Articles | Volume 14, issue 6
The Cryosphere, 14, 1937–1950, 2020
https://doi.org/10.5194/tc-14-1937-2020
The Cryosphere, 14, 1937–1950, 2020
https://doi.org/10.5194/tc-14-1937-2020

Research article 15 Jun 2020

Research article | 15 Jun 2020

Opportunistic evaluation of modelled sea ice drift using passively drifting telemetry collars in Hudson Bay, Canada

Ron R. Togunov et al.

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Status: closed
AC: Author comment | RC: Referee comment | SC: Short comment | EC: Editor comment
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Peer-review completion

AR: Author's response | RR: Referee report | ED: Editor decision
ED: Publish subject to minor revisions (review by editor) (09 May 2020) by Ted Maksym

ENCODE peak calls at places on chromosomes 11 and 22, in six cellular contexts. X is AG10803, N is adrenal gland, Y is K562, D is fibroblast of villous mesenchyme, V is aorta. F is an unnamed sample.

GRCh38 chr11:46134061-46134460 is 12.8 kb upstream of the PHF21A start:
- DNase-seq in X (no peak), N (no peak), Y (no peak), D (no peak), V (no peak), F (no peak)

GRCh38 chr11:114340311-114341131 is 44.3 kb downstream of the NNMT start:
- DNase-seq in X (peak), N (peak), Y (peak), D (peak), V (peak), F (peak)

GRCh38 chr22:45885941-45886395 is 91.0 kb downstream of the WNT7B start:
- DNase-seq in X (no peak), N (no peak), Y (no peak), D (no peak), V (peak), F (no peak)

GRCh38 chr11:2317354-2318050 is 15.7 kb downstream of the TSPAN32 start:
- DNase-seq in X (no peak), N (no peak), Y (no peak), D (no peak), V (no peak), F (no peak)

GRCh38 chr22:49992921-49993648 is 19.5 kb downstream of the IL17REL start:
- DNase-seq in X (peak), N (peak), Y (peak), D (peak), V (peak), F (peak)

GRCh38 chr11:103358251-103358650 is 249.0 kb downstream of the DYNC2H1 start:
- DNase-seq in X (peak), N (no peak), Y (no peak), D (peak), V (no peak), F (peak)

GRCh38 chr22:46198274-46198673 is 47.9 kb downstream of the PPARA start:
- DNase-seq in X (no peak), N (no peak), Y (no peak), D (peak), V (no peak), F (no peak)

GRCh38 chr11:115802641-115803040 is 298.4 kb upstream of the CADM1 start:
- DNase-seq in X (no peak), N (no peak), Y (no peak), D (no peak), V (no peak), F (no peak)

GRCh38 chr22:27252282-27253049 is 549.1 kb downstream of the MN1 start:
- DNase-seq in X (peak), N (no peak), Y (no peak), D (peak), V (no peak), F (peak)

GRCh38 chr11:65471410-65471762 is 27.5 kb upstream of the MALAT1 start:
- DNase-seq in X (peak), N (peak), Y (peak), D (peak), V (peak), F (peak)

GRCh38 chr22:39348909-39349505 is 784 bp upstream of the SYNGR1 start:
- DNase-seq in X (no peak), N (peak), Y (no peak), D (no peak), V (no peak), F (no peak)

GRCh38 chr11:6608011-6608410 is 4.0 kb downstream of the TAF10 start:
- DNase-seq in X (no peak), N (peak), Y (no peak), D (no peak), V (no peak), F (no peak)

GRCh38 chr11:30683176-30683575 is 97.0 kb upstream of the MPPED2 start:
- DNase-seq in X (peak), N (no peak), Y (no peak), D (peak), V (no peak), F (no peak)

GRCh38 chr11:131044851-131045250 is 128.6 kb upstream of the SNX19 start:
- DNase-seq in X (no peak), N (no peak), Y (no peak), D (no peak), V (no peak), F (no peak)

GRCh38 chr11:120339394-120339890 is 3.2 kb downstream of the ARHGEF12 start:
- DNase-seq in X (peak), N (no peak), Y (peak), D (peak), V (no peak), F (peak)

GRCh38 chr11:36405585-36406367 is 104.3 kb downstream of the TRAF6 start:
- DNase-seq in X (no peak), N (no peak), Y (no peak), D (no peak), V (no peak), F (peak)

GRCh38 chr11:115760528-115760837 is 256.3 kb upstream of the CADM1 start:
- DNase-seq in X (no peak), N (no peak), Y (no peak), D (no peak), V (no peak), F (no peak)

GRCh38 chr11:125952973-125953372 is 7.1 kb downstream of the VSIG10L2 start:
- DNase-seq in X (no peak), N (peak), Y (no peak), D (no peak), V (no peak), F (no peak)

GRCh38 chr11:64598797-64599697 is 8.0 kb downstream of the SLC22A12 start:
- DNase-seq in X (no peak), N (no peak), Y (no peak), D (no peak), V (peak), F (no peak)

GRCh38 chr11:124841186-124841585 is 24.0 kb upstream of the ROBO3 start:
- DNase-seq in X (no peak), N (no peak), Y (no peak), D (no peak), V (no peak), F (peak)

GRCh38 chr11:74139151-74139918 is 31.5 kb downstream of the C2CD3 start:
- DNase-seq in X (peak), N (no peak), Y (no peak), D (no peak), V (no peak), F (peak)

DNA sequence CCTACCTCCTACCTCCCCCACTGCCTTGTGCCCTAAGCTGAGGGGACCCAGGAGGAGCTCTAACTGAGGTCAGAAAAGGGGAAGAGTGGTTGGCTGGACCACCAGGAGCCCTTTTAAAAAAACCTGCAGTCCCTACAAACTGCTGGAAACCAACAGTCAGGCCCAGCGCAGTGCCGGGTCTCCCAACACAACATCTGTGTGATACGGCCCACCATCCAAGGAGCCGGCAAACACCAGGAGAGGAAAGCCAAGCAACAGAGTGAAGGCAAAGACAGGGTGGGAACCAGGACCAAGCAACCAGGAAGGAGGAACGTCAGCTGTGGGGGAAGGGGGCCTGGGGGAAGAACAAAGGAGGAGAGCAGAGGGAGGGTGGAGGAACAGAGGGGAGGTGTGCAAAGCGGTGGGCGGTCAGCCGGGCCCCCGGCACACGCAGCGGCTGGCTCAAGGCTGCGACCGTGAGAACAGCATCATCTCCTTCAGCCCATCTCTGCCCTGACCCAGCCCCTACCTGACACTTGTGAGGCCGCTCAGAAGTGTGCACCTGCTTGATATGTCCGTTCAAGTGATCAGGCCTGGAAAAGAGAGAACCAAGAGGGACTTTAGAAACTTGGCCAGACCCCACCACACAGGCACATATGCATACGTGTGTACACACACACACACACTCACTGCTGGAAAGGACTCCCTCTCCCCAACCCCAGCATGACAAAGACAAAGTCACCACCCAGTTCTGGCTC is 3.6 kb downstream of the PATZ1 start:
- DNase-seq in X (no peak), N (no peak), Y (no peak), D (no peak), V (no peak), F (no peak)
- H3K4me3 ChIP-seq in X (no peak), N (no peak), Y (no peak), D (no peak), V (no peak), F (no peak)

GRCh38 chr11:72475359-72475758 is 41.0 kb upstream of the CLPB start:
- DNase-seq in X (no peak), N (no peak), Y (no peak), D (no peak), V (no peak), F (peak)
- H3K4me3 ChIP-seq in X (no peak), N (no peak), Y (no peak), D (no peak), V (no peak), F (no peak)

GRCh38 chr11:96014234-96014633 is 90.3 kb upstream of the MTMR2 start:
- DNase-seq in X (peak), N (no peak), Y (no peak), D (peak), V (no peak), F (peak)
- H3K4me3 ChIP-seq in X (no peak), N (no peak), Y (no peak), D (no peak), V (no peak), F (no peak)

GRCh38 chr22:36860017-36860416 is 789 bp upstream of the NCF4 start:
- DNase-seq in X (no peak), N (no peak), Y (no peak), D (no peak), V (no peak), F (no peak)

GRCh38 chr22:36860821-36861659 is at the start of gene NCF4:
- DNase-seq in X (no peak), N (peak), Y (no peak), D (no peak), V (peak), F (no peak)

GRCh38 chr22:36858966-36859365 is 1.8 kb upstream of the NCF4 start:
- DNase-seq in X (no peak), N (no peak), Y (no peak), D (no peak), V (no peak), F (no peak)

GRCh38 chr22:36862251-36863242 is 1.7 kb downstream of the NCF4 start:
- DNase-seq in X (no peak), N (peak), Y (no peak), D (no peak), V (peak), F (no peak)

AR by Ron Togunov on behalf of the Authors (12 May 2020)  Author's response    Manuscript
ED: Publish as is (15 May 2020) by Ted Maksym
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Short summary
Sea ice drift affects important geophysical and biological processes in the Arctic. Using the motion of dropped polar bear GPS collars, our study evaluated the accuracy of a popular satellite-based ice drift model in Hudson Bay. We observed that velocity was underestimated, particularly at higher speeds. Direction was unbiased, but it was less precise at lower speeds. These biases should be accounted for in climate and ecological research relying on accurate/absolute drift velocities.